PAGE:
By Keith Regan, Contributing Writer
Westborough—The Board of Selectmen Oct. 12 asked the owner of Cold Harbor Brewery to do more work on his plans before it decides on his request to add a brewer’s pouring license after concerns were raised about seating being added—something not shown on the originally approved plans.
Will Oliveira already has a farmer brewer’s license for the facility at 108 Milk St., which enables him to offer only two-ounce samples to customers, who can then purchase beer in growlers to carry away. The new license would enable larger samples—up to four ounces—as well as full pint glasses.
Cold Harbor sells beer brewed from locally sourced products and Oliveira said small-scale pouring is becoming “part of the business model” for small microbreweries such as his nationwide.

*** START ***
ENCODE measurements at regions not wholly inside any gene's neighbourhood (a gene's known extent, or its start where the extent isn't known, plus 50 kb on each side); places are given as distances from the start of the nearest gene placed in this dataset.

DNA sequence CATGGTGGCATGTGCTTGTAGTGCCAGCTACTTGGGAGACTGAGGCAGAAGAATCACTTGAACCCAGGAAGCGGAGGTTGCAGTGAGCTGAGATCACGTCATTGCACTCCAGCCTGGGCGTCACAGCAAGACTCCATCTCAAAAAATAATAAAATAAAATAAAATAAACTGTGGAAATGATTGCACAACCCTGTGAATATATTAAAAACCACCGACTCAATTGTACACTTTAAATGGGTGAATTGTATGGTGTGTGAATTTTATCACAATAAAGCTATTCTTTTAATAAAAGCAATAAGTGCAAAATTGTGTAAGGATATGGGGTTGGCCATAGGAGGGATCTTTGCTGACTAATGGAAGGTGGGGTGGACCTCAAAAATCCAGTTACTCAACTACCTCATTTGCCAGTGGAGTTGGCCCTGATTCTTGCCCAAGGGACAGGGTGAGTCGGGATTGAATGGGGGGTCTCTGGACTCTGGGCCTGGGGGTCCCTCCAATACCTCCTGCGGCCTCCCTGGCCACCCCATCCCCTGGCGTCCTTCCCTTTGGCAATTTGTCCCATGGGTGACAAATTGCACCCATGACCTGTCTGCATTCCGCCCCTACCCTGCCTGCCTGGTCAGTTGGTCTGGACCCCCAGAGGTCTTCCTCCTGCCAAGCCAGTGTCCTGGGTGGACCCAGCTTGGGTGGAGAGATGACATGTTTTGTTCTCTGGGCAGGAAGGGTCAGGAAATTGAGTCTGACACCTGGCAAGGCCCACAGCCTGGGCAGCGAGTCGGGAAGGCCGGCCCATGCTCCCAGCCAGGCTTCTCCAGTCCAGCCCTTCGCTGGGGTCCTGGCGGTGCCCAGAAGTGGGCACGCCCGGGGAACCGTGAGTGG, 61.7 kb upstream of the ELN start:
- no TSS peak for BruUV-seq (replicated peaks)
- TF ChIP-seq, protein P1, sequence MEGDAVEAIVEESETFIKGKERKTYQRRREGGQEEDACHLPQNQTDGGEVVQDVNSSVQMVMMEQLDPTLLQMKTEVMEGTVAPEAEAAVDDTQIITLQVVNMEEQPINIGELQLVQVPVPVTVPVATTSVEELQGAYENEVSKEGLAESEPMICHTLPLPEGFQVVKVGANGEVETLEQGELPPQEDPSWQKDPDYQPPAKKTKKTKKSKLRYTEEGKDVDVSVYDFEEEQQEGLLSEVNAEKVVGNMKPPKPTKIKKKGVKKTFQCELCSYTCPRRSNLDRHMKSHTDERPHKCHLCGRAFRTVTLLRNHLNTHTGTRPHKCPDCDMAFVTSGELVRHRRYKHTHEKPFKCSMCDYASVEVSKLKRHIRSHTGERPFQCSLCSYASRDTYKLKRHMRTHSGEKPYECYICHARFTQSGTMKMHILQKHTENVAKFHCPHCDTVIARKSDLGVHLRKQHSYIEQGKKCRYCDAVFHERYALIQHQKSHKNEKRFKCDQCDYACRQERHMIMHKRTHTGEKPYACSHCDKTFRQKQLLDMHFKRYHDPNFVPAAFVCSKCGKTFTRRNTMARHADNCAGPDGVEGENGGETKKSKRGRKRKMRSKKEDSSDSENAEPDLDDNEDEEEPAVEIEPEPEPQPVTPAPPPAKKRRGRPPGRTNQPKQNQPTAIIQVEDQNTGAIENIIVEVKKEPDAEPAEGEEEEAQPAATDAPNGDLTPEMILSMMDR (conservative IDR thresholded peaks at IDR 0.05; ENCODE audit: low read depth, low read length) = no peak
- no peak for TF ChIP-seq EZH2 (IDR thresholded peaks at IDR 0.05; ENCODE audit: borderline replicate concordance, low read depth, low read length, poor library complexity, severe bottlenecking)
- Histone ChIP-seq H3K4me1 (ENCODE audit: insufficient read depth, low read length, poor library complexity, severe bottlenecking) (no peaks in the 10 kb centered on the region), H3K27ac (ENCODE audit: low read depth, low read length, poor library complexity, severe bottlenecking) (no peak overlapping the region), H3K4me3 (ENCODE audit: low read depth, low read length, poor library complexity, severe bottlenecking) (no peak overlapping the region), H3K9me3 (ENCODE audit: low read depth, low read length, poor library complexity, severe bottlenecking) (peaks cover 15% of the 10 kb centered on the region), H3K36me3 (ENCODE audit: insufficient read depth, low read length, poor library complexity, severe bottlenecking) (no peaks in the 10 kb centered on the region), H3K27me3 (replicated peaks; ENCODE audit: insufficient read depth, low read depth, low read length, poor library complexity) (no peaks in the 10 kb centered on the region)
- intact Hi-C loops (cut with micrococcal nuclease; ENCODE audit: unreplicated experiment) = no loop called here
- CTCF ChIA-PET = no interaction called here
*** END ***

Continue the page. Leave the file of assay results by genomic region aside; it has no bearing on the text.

“You come in, have a sample of a bunch of different beers, buy one pint of beer and then buy a growler and go on your way,” he told the selectmen.
He added that the idea is not to make the brewery a place where people congregate to drink and said the fact that the brewery closes at 7 p.m. on Friday nights and 6 p.m. on Saturday should alleviate some concerns about it becoming an issue.
Currently, Oliveira said, samples are consumed at small tables surrounded by stools.
But Police Chief Alan Gordon said having no seating inside the tasting room would be his preference. And Building Commissioner Tin Htway said there are no tables or chairs on the plans approved for the original use.
“There was no seating when it was inspected and that’s how we want to keep it,” Htway said, adding there is “very little parking” in the parking lot for the building, which houses a number of other tenants.
Selectmen continued a public hearing on the new license proposal until their next meeting on Tuesday, Oct. 27.
In other business, Town Manager Jim Malloy told the board that work is scheduled to begin on the East Main Street (Route 30) bridge within a week. The work, which will include painting the bridge and installing new warning signs about its low height, which will be done mainly at night, Malloy said and is scheduled to be completed by Sunday, Nov. 1.